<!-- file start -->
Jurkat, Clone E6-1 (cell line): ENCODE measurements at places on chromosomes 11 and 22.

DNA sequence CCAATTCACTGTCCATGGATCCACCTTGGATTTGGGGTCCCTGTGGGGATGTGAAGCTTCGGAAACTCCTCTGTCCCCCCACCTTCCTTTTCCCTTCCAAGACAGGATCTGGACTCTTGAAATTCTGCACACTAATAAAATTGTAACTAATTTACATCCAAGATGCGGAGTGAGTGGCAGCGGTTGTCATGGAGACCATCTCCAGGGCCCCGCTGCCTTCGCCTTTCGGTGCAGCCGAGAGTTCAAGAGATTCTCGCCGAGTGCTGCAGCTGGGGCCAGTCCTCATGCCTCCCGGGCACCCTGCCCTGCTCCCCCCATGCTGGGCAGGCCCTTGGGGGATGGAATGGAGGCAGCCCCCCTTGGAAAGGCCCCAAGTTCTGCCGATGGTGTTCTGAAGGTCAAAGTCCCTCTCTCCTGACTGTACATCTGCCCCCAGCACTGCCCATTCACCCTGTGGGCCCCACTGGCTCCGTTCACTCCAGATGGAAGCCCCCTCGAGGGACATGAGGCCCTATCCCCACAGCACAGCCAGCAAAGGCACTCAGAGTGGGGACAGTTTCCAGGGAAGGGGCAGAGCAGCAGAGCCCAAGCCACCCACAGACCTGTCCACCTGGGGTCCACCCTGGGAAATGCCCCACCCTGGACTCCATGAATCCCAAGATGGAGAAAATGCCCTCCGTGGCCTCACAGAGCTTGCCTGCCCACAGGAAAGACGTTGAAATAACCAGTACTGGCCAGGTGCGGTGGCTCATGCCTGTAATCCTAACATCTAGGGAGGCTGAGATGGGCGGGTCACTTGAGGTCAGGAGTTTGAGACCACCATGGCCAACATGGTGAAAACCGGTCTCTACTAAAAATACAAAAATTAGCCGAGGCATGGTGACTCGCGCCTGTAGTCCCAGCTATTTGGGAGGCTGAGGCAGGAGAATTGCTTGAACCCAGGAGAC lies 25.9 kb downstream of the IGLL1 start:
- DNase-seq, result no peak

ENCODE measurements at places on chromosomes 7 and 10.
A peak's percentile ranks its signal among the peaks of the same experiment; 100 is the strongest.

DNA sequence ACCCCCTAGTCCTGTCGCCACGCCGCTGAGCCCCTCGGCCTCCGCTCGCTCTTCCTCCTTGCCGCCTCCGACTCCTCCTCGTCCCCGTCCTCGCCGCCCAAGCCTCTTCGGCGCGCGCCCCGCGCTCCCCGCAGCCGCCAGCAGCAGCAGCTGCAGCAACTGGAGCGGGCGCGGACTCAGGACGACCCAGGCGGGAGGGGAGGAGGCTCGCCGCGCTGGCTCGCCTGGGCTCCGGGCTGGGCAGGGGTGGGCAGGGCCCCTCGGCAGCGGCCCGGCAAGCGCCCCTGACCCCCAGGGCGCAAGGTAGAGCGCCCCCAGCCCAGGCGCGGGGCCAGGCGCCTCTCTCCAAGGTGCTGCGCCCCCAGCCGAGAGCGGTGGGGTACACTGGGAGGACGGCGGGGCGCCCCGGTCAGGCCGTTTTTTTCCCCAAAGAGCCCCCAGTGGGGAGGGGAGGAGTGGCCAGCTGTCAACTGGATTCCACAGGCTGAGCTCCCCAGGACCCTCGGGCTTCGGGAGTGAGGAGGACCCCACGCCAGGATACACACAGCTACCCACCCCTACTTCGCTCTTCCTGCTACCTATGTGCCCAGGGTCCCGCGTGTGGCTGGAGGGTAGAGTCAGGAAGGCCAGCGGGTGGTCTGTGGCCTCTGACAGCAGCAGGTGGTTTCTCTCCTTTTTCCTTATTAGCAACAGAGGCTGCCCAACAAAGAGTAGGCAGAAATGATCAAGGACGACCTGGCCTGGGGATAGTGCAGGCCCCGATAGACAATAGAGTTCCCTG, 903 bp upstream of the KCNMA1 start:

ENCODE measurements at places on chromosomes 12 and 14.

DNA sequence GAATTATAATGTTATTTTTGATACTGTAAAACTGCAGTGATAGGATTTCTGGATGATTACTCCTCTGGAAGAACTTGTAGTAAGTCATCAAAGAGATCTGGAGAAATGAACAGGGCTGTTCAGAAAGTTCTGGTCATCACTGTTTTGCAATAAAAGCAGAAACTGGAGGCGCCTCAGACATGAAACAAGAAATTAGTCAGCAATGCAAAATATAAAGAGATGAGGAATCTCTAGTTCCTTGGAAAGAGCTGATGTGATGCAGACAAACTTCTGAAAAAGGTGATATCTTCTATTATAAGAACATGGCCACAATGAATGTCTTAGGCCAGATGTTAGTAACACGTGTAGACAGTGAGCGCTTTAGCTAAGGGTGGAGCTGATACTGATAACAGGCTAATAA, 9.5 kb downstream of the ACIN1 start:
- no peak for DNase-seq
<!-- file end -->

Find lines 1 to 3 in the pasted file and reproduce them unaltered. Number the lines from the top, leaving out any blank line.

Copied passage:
Jurkat, Clone E6-1 (cell line): ENCODE measurements at places on chromosomes 11 and 22.

DNA sequence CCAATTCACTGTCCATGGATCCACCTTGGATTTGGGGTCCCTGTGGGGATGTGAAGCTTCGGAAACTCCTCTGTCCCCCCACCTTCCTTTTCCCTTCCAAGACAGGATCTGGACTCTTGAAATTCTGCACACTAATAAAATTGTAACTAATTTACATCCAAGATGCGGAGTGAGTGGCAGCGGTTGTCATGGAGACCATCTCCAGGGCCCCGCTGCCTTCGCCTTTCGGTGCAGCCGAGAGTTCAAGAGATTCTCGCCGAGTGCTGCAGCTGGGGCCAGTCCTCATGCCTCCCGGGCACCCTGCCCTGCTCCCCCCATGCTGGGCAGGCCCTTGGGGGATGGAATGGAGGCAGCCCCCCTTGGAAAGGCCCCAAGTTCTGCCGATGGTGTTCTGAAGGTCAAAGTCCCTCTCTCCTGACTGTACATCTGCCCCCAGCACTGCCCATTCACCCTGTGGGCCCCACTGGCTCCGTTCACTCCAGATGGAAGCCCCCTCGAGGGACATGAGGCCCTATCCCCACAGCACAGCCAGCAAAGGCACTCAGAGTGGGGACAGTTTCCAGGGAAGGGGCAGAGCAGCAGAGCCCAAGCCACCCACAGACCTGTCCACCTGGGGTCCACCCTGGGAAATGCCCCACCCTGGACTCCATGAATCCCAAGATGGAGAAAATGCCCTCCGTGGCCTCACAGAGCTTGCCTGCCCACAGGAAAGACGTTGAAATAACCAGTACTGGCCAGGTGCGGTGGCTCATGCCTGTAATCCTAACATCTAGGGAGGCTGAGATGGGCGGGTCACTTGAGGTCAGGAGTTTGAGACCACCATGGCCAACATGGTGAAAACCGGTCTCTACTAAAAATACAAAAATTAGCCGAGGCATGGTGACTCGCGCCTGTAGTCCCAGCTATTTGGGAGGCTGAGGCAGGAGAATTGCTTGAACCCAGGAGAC lies 25.9 kb downstream of the IGLL1 start:
- DNase-seq, result no peak